At issue is an Air Force proposal to award a bulk buy of 40 launches over five years to United Launch Alliance, a joint venture of Lockheed Martin and Boeing that is now the government’s sole provider of medium- and heavy-lift rockets for civilian and military satellites. The Air Force has budgeted about $10 billion for the program during that period.
Musk casts his campaign as a David-vs.-Goliath struggle in which SpaceX, which has completed only two launches of satellites, would bring innovation and potential savings.
“We’re just engineers here,” he said, as he walked out of a meeting Oct. 4. “We’re trying to make a case for a fair competition, but we’re up against the two biggest defense contractors in the world. They’re ganged up against us.”
The Air Force calls its rocket initiative the Evolved Expendable Launch Vehicle, or EELV program. The service plans a procurement strategy that will commit the Defense Department to a minimum of eight launches a year for a total of 40 through fiscal 2016, yielding a projected savings of about $830 million from earlier cost projections. The average for the past four years has been about six launches a year.
Jessica Rye, a spokeswoman for ULA, said the company “has been consistent in our message,” which supports the government opening about 20 percent of its launch needs to competition while reserving the rest for a “block buy.”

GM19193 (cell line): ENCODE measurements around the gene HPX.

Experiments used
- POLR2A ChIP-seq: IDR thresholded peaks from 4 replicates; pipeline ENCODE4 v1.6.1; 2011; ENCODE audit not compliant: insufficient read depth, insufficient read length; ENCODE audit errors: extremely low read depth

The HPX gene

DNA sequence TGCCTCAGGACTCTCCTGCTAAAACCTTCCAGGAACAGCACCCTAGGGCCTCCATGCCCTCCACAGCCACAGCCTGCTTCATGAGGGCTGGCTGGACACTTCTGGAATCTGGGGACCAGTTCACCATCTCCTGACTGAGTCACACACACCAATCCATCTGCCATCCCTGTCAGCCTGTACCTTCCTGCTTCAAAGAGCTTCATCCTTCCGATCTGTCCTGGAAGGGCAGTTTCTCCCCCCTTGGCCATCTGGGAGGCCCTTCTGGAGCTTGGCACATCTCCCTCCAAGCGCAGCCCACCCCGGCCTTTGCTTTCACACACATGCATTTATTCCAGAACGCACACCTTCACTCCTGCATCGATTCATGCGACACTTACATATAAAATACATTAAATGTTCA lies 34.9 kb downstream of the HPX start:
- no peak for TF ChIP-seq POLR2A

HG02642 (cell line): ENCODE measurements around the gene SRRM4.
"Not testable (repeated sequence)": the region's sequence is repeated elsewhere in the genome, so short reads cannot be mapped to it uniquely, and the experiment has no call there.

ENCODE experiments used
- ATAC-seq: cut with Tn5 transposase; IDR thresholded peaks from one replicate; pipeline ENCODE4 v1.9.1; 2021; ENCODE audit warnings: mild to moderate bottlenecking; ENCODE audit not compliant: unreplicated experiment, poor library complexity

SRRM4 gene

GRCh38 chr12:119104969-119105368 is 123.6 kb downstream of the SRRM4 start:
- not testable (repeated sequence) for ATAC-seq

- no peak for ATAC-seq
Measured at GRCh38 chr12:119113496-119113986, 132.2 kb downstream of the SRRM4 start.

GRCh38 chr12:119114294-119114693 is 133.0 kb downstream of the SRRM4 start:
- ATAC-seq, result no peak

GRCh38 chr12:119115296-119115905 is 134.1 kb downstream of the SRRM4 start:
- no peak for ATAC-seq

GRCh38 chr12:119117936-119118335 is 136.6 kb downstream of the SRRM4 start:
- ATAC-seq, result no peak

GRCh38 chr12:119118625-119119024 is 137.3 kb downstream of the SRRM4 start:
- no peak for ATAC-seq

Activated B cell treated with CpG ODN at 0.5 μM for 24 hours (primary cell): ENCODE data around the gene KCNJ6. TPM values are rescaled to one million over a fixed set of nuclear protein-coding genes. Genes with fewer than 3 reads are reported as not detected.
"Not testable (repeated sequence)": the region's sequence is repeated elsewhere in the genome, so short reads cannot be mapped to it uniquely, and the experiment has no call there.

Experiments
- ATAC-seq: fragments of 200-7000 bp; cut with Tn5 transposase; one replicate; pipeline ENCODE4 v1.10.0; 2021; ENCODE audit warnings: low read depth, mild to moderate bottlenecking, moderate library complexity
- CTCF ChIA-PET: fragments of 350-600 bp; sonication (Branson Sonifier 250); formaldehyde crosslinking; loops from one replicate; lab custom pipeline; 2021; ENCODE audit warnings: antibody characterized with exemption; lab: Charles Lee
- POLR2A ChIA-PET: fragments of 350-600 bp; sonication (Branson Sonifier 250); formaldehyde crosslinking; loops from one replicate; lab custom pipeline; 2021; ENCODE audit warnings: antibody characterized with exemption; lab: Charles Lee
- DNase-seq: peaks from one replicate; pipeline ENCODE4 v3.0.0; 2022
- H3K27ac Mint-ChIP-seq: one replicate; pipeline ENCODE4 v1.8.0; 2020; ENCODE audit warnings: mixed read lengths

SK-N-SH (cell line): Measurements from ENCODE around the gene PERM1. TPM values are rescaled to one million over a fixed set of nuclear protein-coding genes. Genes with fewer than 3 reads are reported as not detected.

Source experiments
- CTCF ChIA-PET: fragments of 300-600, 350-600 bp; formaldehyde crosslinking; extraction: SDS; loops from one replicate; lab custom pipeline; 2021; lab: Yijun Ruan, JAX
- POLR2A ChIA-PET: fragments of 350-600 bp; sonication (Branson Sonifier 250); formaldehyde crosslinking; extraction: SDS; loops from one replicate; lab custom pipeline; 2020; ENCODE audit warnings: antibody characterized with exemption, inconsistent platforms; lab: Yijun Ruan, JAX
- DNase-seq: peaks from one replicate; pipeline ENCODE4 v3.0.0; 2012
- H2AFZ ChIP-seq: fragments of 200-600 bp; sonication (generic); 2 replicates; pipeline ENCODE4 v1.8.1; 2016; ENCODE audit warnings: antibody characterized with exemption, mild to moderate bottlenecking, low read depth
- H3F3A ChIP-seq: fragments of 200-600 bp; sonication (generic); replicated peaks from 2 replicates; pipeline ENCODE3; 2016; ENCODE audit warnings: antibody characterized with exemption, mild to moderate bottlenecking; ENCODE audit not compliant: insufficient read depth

The split would “be a prudent buying practice to protect against any potential satellite delays,” Rye said in an Oct. 6 e-mail.
In his attempt to spur more competition, Musk has supporters on Capitol Hill.
“The block buy was intended, in part, to reduce launch costs but it is not clear whether this contract will actually save the taxpayers’ money when compared to a full and open competition,” Sen. Dianne Feinstein, a Democrat from California, where SpaceX is based, wrote in an Oct. 4 e-mail.
The Senate intelligence committee, of which Feinstein is chairman, said in a report accompanying the 2012 intelligence authorization bill that the “monopolistic state of EELV providers” was “particularly troublesome” and recommended that the Air Force reduce the launch quantity to, at most, five a year for no more than four years.
The Air Force’s budget for the EELV program, excluding spending for the Navy and the National Reconnaissance Office, which manages the nation’s spy satellites, is projected at $9.88 billion from fiscal 2012 through fiscal 2016, according to service figures. That’s $3.48 billion, or 54 percent, more than a projection made last year covering the same period.
Rep. C.A. Dutch Ruppersberger (D-Md.) said he is troubled by those figures.
“The system we have now is way too expensive and is getting more expensive and is forcing American space companies to go to other countries to get launched,” he said in an Oct. 4 interview. “That’s unacceptable to me.”